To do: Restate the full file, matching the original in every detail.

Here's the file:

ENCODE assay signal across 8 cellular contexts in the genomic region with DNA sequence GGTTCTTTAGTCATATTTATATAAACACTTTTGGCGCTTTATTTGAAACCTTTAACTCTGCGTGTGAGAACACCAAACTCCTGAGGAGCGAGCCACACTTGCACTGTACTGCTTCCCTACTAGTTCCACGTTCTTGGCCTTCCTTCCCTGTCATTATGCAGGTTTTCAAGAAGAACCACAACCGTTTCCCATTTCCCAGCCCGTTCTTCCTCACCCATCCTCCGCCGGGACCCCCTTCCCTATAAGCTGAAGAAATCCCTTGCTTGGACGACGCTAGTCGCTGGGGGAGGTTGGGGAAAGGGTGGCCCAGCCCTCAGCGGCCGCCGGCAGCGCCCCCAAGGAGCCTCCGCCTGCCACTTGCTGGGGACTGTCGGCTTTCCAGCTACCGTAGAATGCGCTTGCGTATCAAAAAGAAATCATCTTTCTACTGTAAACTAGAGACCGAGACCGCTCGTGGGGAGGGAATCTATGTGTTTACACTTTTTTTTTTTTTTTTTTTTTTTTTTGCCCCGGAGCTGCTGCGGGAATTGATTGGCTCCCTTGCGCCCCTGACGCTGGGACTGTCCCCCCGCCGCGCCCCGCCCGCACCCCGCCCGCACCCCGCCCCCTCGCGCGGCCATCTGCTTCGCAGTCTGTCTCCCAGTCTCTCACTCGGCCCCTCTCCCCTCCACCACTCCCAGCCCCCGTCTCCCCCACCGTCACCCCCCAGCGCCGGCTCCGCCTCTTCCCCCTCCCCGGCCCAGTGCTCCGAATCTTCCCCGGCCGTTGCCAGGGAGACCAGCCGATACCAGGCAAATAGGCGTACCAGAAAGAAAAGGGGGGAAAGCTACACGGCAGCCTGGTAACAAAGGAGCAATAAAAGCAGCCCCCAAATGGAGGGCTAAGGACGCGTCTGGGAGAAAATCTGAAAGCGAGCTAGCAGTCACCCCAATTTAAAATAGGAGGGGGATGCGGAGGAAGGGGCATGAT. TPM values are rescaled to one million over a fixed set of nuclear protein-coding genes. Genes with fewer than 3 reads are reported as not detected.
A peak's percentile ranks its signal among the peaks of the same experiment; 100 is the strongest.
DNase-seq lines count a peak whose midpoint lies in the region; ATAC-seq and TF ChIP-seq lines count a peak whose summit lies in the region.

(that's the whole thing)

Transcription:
ENCODE assay signal across 8 cellular contexts in the genomic region with DNA sequence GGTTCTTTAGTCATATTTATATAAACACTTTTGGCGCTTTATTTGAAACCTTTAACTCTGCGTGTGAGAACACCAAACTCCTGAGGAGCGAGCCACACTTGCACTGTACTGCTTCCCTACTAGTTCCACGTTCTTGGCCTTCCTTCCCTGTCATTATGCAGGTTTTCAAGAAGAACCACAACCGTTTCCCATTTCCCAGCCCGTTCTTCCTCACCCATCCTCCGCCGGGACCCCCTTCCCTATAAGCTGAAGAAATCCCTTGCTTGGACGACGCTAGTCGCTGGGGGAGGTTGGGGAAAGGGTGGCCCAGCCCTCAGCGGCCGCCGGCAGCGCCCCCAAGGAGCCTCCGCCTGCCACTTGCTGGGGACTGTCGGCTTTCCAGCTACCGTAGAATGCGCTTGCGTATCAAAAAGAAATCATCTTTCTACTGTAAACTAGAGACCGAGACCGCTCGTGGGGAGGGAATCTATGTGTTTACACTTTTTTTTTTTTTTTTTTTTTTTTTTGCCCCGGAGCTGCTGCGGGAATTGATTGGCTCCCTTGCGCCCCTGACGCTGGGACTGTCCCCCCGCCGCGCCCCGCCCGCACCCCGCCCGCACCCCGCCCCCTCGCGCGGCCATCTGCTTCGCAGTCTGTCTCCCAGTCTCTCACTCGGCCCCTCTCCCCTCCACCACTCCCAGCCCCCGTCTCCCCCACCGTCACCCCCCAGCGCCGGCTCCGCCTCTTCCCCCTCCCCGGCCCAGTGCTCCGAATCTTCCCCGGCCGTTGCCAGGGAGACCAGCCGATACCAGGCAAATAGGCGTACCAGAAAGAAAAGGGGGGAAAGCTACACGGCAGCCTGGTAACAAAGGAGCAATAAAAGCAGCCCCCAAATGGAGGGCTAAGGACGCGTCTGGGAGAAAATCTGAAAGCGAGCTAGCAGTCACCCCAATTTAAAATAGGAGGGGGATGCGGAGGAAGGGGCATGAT. TPM values are rescaled to one million over a fixed set of nuclear protein-coding genes. Genes with fewer than 3 reads are reported as not detected.
A peak's percentile ranks its signal among the peaks of the same experiment; 100 is the strongest.
DNase-seq lines count a peak whose midpoint lies in the region; ATAC-seq and TF ChIP-seq lines count a peak whose summit lies in the region.